Truth. Order. Moderation.
- Nov 10, 2008
- nearly the New Forest
I'd have thought the same, so I'm also surprised it's just custom not an actual rule -- though never underestimate the power of custom and the social disapprobation which would follow from flouting it! -- and I suspect the French originally did have their own version of the medieval bread assizes, whereby everything was more strictly regulated as to weight and/or price.Relating to TJ’s discussion, I had always understood from my wife, who was French, that the rule for the weight and size of baguettes here in France was very strictly controlled.
Almost certainly, though I can't pin down exactly what and when -- according to the Federation of Bakers:Is the format of a TIN in British bakeries a standard? Or was it just so much part of my youth that I projected a fixed size local loaf all round the world.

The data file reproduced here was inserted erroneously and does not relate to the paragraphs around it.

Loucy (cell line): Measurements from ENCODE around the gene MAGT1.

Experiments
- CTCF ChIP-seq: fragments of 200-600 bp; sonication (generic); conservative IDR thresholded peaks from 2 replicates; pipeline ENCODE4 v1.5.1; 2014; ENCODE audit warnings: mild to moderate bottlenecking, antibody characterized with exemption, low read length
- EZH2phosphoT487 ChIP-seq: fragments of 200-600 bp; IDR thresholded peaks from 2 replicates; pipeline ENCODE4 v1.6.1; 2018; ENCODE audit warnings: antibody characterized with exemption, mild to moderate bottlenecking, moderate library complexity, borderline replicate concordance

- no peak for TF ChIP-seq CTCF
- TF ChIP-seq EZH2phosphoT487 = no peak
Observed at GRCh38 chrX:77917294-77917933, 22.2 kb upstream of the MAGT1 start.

Until 2008 legislation required all bread sold in the UK to weigh 400g or multiples thereof.
so undoubtedly there would have been a similar rule in the 50-70s, perhaps expressed in the size of tin, but more likely as to weight. And though bakers are now allowed to sell in different weights, there are still a plethora of rules to which they have to abide, though perhaps not as complicated as this medieval gem:
Assisa Panis (Assize of Bread): When a Quarter of Wheat is sold for 12d., then Wastel Bread of a farthing shall weigh £6 and 16s. But Bread Cocket of a farthing of the same grain and bultel, shall weigh more than Wastel by 2s. And Cocket Bread made of grain of lower price, shall weigh more than Wastel by 5s. Bread made into a Simnel shall weigh 2s. less than Wastel. Bread made of the whole Wheat shall weigh a Cocket and a half, so that a Cocket shall weigh more than a Wastel by 5s. Bread of Treet shall weigh 2 wastels. And bread of common wheat shall weigh two great cockets.
which reads like a fiendish logic puzzle! (This is from https://www.engr.psu.edu/mtah/articles/pdf/bread_assizes.pdf which gives a helpful summary of what the different types of bread were.)